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Windows 7 system shutting down unexpectedly - no blue screen no dump l


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#1
Chucklebun

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I need help diagnosing this issue. I have attempted to self-diagnose the issue using whocrashed to no avail.

 

This computer was purchased and was used very lightly for about a year with no issues. Recently I decided it was time to actually get off my butt and switch it out to my desktop and now under more constant use it is randomly shutting down.  Aside from switching to my 27" monitor, various windows updates and some websurfing the only other thing I did was attempt to recover files from a USB drive thumbdrive which was corrupted. I experienced one of the shutdowns almost immediately after getting it set up with the 27" monitor, but then it ran quite well for a day or so until today - where it has shut down 3-4 times.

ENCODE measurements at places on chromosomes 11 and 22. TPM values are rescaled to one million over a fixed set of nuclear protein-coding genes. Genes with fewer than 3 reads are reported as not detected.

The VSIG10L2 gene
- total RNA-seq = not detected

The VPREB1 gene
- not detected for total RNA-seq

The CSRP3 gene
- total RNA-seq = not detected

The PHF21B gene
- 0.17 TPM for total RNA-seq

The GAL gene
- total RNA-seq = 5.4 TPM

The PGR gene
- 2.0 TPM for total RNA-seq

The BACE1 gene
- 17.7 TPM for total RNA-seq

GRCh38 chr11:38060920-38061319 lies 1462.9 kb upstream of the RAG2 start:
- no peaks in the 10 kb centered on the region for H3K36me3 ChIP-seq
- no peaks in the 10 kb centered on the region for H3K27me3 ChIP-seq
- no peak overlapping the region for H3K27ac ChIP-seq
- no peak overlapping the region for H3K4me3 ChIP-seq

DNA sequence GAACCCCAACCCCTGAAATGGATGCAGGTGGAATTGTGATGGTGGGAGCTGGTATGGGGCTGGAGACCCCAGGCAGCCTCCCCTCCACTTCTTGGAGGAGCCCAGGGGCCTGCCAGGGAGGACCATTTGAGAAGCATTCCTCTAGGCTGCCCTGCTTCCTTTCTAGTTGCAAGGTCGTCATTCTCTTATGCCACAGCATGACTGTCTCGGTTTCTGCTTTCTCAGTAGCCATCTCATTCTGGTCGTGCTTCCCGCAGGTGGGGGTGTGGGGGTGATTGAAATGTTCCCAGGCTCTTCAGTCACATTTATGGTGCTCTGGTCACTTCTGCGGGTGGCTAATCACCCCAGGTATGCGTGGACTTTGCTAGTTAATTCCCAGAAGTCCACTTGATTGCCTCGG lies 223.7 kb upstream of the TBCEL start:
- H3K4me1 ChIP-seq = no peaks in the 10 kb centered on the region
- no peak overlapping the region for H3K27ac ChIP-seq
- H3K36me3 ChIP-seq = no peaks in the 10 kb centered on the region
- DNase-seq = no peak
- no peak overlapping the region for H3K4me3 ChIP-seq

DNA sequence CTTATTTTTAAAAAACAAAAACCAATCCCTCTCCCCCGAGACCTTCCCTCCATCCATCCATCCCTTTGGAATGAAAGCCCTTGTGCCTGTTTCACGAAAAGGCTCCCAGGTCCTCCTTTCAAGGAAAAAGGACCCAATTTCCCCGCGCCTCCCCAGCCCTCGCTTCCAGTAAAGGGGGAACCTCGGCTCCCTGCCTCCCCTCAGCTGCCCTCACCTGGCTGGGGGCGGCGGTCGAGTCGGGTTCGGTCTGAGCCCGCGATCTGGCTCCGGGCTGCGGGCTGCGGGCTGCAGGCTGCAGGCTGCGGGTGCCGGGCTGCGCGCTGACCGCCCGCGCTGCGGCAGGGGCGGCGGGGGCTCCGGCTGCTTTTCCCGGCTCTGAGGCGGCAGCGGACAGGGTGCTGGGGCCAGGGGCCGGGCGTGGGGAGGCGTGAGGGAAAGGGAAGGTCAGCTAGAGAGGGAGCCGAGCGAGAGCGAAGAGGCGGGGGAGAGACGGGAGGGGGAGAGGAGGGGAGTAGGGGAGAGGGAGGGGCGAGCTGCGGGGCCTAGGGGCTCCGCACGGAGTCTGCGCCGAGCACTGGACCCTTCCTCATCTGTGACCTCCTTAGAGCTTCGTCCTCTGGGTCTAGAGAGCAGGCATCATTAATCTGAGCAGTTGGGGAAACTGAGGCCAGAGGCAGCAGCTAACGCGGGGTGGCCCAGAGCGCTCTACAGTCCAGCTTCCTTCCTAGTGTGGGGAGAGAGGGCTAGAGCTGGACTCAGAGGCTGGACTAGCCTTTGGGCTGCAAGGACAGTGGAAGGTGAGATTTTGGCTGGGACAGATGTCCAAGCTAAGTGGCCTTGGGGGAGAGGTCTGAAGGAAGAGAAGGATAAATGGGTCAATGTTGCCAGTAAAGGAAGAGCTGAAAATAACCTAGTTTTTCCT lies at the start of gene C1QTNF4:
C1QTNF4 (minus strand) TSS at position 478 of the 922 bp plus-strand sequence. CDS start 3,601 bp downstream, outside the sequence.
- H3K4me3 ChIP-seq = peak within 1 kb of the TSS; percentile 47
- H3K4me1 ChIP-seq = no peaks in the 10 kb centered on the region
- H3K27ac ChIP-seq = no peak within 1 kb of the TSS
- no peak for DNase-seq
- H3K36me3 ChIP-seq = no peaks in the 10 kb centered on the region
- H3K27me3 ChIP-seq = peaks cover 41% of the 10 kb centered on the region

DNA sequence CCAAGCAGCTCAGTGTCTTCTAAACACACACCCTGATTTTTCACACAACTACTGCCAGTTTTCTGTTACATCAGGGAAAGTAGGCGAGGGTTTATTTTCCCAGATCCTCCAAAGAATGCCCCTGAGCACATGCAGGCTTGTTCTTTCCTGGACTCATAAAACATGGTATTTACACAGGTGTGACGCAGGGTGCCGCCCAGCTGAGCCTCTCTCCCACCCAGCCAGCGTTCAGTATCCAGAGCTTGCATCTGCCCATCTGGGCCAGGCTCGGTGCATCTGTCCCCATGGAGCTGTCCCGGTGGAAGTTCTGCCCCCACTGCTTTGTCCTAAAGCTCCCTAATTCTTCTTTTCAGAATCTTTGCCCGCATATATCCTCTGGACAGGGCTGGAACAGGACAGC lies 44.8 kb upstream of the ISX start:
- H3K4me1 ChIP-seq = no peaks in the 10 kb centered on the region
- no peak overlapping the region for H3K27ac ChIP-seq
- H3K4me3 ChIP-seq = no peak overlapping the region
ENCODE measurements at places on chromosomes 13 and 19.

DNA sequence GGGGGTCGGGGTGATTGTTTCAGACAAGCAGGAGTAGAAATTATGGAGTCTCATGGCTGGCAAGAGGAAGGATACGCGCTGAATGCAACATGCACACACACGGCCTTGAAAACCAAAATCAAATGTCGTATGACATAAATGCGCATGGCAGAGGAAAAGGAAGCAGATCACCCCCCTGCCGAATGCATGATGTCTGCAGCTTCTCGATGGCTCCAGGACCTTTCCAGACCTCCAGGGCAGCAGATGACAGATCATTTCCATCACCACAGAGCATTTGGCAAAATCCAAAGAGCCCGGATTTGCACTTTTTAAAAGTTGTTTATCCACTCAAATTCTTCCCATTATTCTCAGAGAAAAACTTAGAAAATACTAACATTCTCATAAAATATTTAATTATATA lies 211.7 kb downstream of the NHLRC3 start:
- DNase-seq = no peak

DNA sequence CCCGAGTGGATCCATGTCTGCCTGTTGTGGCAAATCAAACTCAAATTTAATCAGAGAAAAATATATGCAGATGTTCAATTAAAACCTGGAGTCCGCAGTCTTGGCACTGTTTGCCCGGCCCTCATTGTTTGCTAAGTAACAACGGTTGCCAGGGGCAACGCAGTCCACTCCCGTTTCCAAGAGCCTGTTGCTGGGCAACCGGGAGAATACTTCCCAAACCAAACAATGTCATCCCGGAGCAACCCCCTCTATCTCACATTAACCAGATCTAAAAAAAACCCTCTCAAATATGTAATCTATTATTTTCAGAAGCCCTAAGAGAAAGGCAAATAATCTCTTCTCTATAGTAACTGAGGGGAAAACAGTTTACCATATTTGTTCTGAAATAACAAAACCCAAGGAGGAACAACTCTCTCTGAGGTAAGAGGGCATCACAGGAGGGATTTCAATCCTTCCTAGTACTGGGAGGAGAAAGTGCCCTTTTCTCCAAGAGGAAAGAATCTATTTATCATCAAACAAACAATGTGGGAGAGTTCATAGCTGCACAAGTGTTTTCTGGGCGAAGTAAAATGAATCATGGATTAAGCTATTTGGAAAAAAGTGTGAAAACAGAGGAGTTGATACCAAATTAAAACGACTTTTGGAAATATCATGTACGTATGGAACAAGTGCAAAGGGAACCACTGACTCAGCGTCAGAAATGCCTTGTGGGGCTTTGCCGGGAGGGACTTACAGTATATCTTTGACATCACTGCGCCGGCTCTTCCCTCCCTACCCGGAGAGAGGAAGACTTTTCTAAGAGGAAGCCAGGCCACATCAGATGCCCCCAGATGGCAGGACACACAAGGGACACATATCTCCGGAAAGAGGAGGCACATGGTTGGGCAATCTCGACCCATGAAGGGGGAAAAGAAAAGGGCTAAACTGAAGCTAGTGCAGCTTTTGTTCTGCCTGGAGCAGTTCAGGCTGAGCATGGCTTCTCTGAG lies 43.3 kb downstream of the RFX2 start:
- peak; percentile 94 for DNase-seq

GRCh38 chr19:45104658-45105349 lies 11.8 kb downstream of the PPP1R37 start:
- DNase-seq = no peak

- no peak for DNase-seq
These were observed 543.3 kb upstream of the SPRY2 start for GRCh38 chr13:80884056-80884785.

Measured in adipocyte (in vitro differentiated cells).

The system is an HP running Windows 7 home premium

AMD FX8150 @3.6 ghz

10 GB installed RAM

Radeon HD 7570

 

This is making me crazy, any help is appreciated.


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#2
phillpower2

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Hello Chucklebun,

 

Can you tell us the model name or number of the HP and the same for the PSU.

 

Recently I decided it was time to actually get off my butt and switch it out to my desktop 

 

Can I ask what you mean by switch it out to my desktop.

 

From what sort of corruption did the USB thumb drive suffer.


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#3
Chucklebun